PEI

Summerside man preparing to set sail for 3-year trip across the Atlantic

A man from Summerside is restoring an old boat to sail across the Atlantic for a nearly three year trip.

'I started this really 23 years ago so it's unfinished'

Summerside resident Alan Mulholland has spent the past eight months restoring the boat behind him in preparation for a three year journey across the Atlantic Ocean. (Shane Hennessey/CBC)

It isn't the first time Alan Mulholland has done this. The Summerside man was 30 years old when he sailed on a solo mission across the Pacific Ocean.

He sailed for 122 days, eventually ending his trip in Australia. Ever since, he's dreamed of the day he could attempt the trip again, this time on the Atlantic. 

"I think anybody who gets on a sailboat becomes so passionate about sailing. And everybody gets that feeling when the wind fills the sails and you start moving," he said. 

Mulholland has spent the last eight months restoring a boat from the '70s that he purchased in Ontario. He said his wife Glenda came up with the idea.

'I’m bringing a journal so that I can record the thoughts. I’m bringing digital cameras so I can better record the experience. Because last time, I only took a handful of photographs,' says Mulholland. (Shane Hennessey/CBC)

"I had lost my purpose for the first time as an adult. I was always doing something, either building … or operating a business," he said.

"Then here she said 'Alan, I think you need to get a boat.' It is funny because she was thinking in terms of building a little rowboat or a kayak … but it was an opportunity that I took to get a boat."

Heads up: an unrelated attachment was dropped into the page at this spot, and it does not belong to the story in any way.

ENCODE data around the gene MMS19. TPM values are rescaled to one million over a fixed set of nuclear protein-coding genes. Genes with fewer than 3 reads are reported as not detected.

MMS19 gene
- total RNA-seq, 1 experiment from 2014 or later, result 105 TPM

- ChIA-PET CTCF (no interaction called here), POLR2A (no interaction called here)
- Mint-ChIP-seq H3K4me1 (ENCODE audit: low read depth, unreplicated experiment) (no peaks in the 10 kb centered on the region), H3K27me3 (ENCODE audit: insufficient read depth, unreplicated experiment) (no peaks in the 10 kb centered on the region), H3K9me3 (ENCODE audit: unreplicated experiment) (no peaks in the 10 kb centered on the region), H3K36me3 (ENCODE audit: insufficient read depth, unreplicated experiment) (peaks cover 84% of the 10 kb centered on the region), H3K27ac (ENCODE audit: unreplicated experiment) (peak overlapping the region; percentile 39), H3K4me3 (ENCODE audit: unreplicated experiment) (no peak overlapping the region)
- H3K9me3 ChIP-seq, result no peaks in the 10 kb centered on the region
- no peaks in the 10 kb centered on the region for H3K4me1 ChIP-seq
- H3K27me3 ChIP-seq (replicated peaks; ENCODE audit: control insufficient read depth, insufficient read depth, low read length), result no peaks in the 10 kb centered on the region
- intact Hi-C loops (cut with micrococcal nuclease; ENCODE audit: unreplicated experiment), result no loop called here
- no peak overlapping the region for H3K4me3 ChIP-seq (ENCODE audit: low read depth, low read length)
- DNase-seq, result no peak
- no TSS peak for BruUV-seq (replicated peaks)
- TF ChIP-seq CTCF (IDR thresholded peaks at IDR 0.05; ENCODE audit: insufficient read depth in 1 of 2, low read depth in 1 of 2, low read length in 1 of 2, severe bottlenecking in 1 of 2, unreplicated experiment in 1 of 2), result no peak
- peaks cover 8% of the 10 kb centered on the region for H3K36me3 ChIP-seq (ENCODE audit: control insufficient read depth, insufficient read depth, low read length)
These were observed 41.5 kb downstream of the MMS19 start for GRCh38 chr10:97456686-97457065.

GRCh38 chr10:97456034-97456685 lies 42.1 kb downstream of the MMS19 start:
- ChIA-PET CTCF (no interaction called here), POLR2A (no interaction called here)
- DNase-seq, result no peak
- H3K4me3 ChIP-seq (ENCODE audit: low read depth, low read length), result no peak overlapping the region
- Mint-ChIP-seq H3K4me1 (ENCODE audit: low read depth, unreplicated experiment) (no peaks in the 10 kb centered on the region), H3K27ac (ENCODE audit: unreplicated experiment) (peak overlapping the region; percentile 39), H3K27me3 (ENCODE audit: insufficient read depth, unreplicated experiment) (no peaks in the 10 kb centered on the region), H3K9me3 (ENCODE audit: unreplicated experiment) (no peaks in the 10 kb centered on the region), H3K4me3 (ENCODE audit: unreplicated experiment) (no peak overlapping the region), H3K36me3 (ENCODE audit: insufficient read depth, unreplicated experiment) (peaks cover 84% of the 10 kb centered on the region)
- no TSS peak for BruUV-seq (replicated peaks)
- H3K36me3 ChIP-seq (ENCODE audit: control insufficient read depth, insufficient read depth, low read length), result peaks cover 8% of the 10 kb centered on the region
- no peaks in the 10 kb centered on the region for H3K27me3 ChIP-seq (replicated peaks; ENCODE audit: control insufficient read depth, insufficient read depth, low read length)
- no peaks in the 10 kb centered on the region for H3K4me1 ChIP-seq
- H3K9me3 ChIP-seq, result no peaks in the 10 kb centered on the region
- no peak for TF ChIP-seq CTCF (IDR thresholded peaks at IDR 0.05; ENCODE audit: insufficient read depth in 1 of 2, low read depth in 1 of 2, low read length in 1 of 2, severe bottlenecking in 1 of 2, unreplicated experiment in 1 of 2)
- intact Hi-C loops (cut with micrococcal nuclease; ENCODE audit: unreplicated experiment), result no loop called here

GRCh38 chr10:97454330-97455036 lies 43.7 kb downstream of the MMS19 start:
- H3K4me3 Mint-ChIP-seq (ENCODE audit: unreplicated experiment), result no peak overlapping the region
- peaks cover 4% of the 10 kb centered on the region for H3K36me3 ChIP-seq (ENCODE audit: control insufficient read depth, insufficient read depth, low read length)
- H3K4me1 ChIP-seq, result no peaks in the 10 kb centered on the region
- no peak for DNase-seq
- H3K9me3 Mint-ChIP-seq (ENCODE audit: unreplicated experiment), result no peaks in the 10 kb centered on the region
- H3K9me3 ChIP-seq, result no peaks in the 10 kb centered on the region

3 year trip

He plans on setting sail next year, travelling to the Azores Islands in Portugal. Then to either Australia or New Zealand where he'll spend up to six months, and after that, either Brazil, the Caribbean or the Canary Islands.

Though Glenda won't be joining him on his trip, she'll be meeting him at pit stops along the way.

Mulholland said he's doing all he can to mitigate the safety risks involved in a trip like this.

'I learned that independence and self sufficiency is something that is very achievable for anybody if you put your mind to it,' says Mulholland. (Shane Hennessey/CBC)

He's purchased an emergency beacon, a floatation suit, and has even made — with the help of Glenda — a homemade drogue to increase stability and safety in the water.

Unfinished business

While most of his equipment is new or refurbished, he's bringing along one nostalgic item from his first trip. A navigation device called a sextant. 

"It's a tool very few people know how to use anymore. My class [at the Royal Military College of Canada] was one of the last classes to learn this," he said.

Mulholland says he thinks he's spent around $10,000 in total to prepare for this adventure. That includes his emergency supplies, building materials and his boat the Wave Rover. (Shane Hennessey/CBC)

Mulholland said the first trip was an opportunity to learn more about himself.

 "On the previous trip, I deliberately set sail without any literature, without any books with me because I wanted the journey to be very much an inward journey. A journey not just across an ocean, but a journey to find out more about myself."

So what's to gain this time around?

"I started this really 23 years ago so it's unfinished."

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ABOUT THE AUTHOR

Isabella Zavarise is a video journalist with CBC in P.E.I. You can contact her at isabella.zavarise@cbc.ca

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